I too do not look forward to seeing the Republicans take power, for I too feel that they are social Nazis. Of course they do at least pretend to want smaller government, unlike the Dems who think that government should control every single aspect of our lives. Socialist schools, socialist medicine, socialist taxation, one size fits all you cannot run your life so we will governance. And the drug law thing, that is funny. The Dems have no more guts in this dept than do the Repubs.

Hence I shall not "waste" my vote. I have the guts to vote for who my conscience tells me would best refect my views if elected, not for who the 'powers that be' say have a "chance". That is why I shall vote for Harry Browne.

Try this test.

-- Fotios Astopopoulous (it's@llgreek.to.me), August 05, 2000.

OK pop, I'm addressing you that way so you won't think I'm name calling again. I apologize, for it did look that way. But actually if you will notice, I forgot to capitalize the A, and also misspelled the rest of the name. Good grief, if that is your real name, I'd change it. If it's not, I sure wish you'd get a shorter handle, hence the pop. In case you think I'm just blowing smoke, I use my maiden name in real life because its short and common. My husband's name is longer and difficult, and always mistaken for something else.

As far as the rest, I'm Libertairan fiscally, and do not feel everyone is entitled to help from the cradle to the grave. But you also know the wealthy have all kinds of access to tax shelters, trusts, and a multitude of loopholes that aren't available to the middle class. I was once married to a very wealthy man--about the same net worth as G.Bush, Sr.--and the taxes we paid were lower in proportion than what E. and I now pay, on a much smaller income.

By the same token, I feel the rich should pay more because they can, and it wouldn't hurt them one bit. For instance, we are not rich by a long stretch. But we have more than we need, so we donate about 5 to 8% of our income to various charitable causes--mainly the environment--each year. I much prefer doing this to paying income tax, which I resent every year, considering where much of it goes.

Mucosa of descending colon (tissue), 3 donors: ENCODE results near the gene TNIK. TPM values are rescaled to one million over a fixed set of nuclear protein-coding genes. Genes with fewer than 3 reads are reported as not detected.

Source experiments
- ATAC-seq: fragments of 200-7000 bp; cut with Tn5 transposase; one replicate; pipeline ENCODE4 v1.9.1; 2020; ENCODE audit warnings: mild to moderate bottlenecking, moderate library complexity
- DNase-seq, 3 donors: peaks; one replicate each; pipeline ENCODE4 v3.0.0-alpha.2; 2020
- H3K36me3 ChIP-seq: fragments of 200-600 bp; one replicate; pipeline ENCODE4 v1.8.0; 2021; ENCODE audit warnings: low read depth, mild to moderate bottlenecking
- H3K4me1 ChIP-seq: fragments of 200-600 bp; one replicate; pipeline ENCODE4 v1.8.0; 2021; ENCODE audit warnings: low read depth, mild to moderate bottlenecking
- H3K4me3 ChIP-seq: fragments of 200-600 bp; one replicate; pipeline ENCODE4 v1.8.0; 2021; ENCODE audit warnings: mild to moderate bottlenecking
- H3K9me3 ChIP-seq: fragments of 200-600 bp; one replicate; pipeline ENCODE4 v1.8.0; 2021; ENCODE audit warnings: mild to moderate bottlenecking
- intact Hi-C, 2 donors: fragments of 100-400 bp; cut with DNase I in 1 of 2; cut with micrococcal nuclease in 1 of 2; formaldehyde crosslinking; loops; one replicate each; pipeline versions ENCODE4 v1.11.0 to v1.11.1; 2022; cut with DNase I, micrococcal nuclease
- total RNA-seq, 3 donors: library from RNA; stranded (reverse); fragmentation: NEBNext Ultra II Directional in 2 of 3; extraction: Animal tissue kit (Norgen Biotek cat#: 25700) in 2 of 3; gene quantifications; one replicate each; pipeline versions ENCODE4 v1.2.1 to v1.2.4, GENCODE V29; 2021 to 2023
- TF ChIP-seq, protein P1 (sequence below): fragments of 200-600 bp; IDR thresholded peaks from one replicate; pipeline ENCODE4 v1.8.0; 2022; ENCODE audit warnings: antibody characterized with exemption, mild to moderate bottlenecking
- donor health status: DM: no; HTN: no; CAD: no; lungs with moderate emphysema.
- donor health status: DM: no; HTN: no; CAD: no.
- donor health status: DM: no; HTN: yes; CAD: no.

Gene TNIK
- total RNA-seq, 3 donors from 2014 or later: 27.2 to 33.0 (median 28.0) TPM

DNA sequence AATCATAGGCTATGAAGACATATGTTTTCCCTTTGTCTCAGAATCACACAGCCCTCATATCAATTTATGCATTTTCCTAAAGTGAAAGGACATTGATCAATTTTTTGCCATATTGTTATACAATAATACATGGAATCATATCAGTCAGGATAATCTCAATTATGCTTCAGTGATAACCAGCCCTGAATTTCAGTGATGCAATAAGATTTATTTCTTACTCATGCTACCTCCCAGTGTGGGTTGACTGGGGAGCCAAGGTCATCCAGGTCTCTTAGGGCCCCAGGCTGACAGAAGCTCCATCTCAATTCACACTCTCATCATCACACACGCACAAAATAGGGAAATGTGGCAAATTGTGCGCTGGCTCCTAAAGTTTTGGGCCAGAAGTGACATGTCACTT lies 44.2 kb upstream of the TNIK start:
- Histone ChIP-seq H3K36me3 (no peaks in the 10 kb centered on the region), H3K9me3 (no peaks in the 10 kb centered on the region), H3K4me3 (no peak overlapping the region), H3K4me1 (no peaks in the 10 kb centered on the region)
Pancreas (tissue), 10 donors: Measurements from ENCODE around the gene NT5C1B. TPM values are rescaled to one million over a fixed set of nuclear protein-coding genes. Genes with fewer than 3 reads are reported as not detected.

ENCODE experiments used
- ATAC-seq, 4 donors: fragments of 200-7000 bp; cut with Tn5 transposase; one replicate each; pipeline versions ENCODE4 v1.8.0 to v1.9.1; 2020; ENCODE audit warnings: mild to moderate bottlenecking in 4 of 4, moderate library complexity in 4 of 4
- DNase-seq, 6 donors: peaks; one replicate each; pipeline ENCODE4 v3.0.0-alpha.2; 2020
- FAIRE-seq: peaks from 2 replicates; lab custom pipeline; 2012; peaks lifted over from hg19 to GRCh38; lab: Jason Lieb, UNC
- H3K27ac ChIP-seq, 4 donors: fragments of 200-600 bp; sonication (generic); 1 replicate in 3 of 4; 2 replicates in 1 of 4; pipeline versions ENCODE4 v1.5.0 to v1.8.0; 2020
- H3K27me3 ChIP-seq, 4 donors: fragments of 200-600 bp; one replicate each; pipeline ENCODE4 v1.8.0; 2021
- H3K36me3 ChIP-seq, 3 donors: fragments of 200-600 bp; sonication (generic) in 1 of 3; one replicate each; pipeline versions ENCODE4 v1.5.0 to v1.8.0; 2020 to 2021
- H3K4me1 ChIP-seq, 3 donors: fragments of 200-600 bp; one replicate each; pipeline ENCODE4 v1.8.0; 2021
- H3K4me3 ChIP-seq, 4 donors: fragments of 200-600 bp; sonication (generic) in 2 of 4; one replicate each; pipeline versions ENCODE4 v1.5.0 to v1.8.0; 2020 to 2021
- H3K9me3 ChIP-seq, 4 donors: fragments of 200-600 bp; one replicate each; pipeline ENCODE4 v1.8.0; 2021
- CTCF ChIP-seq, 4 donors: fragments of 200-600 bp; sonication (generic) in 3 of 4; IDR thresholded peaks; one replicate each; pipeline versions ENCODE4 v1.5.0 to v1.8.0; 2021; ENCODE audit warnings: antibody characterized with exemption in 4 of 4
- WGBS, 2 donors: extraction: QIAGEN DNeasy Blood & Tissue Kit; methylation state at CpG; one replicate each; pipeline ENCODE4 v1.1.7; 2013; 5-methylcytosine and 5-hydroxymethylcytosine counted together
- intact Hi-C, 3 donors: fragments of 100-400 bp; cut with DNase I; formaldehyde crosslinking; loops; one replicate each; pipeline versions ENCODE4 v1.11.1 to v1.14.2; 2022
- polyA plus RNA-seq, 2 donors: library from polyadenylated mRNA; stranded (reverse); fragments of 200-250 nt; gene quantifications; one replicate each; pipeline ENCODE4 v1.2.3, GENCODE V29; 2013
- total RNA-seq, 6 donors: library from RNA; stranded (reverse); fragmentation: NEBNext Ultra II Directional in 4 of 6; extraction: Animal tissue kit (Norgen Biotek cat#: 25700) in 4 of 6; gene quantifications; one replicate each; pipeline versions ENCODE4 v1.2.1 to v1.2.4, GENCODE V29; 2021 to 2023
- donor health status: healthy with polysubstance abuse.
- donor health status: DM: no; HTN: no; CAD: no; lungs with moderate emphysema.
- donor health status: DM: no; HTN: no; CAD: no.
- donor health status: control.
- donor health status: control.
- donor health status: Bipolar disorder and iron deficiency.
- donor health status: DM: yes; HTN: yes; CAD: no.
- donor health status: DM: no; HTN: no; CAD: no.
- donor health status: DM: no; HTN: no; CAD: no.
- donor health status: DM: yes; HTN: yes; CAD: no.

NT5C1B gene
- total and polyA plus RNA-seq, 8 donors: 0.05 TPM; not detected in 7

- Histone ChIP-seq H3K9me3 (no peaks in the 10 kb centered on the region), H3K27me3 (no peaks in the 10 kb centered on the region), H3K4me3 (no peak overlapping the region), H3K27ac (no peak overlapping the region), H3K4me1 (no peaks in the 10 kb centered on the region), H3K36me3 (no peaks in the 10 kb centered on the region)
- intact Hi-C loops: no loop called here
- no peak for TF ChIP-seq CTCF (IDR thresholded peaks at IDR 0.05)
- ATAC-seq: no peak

Yes, I know Ralph Nader is the best choice. But when I think of the Supreme Court Justices that might take away all the freedoms they deem immoral, then I simply can't vote for Ralph.

About the "drug law thing," I agree, both parties continue to carry on the insanity. And now they are considering more money to be thrown at the South American drug lords.

-- gilda (jess@listbot.com), August 06, 2000.

My friends call me Fots.

Insofar as loopholes go, change it so that middle America has the same loopholes as the rich, or so that neither have any. It is classism to suggest that because the rich have more they should pay a greater percentage of their income in taxes. Personally, I believe that we should have ZERO income tax. A Constitutional government could be funded as the Framers wished, by duties and excise taxes. I also would have no quarrel with a consumption tax, ie a sales tax, on consumer items to pay for any deficit until government can be reduced to Constitutional levels, so long as the 16th Amendment is revoked.

And I shall admit to a classism of a different sort, or perhaps it is simple humanity. The poor should pay no taxes, but those beyond the poverty level should share equally in the necessary evil that funds the government.

-- Fotios Astopopoulous (it's@ll.greek.to.me), August 06, 2000.

Fotios: You've sure got that right. A sales or consumption tax is the answer. But everybody ignored the funny looking little guy that brought that to the Republican debates.

-- I'm still gonna (Vote@for.gore), August 06, 2000.